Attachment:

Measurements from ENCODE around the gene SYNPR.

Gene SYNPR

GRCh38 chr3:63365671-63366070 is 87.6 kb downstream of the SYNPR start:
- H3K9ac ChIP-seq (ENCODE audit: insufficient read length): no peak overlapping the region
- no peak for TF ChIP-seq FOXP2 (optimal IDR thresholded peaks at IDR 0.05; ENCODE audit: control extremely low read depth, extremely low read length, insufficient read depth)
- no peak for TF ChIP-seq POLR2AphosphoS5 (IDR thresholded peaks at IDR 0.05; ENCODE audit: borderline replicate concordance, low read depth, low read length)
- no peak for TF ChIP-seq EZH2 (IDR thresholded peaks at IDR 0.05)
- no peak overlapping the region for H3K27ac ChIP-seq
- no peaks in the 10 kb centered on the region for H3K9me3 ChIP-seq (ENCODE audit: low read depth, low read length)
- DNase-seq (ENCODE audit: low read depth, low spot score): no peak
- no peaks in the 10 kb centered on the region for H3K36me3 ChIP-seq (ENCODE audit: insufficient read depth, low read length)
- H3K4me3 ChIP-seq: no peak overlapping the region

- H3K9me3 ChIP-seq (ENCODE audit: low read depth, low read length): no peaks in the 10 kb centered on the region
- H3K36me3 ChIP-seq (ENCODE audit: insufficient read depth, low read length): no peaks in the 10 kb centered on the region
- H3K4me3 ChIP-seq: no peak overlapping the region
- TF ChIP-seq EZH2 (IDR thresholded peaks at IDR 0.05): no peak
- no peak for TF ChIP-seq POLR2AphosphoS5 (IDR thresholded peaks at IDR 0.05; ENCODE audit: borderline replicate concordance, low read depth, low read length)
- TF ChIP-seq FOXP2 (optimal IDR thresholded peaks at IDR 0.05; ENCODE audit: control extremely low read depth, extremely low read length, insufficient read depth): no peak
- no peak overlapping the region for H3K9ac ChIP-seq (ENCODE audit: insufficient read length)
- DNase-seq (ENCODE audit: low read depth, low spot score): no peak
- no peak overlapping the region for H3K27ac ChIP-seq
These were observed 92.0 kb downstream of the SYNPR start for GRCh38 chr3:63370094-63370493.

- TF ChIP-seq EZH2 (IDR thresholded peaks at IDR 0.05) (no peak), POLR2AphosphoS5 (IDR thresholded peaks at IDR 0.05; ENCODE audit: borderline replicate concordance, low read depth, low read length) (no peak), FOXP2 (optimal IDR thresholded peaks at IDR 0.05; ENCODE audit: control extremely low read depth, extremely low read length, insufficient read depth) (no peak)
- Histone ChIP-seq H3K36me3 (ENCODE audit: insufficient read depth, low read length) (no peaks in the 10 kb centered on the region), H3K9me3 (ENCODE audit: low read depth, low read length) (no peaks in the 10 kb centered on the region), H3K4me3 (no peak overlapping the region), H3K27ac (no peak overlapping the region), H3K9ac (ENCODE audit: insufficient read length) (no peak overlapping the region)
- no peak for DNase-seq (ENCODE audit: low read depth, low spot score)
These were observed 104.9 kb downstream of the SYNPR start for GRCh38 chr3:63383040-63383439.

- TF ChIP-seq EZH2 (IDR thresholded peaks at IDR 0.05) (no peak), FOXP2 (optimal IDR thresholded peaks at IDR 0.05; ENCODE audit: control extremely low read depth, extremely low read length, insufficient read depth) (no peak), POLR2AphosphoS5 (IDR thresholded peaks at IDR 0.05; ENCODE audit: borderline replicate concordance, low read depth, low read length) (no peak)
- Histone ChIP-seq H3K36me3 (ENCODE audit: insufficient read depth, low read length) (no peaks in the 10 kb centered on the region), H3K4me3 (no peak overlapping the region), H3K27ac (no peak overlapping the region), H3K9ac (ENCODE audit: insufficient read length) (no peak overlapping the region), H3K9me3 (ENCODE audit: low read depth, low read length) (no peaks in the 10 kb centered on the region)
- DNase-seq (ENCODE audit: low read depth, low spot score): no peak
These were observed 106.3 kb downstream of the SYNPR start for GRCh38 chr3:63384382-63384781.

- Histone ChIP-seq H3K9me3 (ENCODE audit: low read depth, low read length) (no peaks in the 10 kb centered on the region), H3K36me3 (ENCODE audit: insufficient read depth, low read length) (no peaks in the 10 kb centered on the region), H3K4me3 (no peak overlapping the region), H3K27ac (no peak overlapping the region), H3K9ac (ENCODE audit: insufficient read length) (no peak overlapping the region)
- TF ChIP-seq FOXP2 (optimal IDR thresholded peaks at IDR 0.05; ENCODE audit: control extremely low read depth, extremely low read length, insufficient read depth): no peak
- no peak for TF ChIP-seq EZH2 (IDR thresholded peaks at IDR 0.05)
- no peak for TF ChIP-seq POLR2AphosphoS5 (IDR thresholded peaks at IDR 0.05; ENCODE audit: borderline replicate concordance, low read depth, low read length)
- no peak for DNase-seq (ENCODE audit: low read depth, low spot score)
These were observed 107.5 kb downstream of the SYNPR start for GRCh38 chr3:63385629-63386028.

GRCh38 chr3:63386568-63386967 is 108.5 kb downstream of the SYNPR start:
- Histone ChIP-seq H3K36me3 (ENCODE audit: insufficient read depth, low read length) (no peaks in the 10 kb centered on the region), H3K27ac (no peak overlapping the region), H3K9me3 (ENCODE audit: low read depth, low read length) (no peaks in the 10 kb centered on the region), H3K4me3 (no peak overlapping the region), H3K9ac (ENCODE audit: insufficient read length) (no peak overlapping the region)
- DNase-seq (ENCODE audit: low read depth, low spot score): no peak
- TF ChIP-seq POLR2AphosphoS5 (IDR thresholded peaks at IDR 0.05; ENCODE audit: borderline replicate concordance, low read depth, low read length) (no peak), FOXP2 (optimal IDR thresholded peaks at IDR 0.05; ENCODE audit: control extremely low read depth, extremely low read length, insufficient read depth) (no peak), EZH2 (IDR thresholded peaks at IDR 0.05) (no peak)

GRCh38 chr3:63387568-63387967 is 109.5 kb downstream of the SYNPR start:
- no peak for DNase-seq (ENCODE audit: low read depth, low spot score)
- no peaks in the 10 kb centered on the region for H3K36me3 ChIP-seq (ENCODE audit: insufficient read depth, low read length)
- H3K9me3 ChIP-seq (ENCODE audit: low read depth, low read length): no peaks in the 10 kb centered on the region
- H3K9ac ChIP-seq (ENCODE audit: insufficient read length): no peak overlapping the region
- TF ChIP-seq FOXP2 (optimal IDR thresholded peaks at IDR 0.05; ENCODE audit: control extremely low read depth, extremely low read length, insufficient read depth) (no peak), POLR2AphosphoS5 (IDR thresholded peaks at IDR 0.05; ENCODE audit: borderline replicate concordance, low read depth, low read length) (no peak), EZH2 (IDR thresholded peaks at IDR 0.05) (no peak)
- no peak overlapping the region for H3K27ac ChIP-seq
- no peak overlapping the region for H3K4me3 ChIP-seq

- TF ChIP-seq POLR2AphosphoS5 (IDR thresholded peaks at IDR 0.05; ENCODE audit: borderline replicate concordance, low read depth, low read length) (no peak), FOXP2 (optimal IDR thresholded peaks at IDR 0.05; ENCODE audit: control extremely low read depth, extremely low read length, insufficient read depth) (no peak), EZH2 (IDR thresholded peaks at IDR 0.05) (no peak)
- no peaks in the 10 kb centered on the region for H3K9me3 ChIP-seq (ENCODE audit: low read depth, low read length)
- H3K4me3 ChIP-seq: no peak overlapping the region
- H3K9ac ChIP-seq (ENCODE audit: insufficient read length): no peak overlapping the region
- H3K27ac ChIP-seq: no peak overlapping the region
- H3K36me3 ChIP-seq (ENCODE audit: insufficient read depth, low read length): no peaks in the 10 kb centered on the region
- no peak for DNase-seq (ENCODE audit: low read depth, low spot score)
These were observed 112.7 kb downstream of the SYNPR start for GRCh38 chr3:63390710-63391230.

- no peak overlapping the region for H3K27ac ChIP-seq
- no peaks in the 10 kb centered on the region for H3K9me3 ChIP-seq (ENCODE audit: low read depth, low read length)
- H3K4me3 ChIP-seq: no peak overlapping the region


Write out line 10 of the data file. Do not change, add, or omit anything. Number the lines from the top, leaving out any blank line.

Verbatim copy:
- DNase-seq (ENCODE audit: low read depth, low spot score): no peak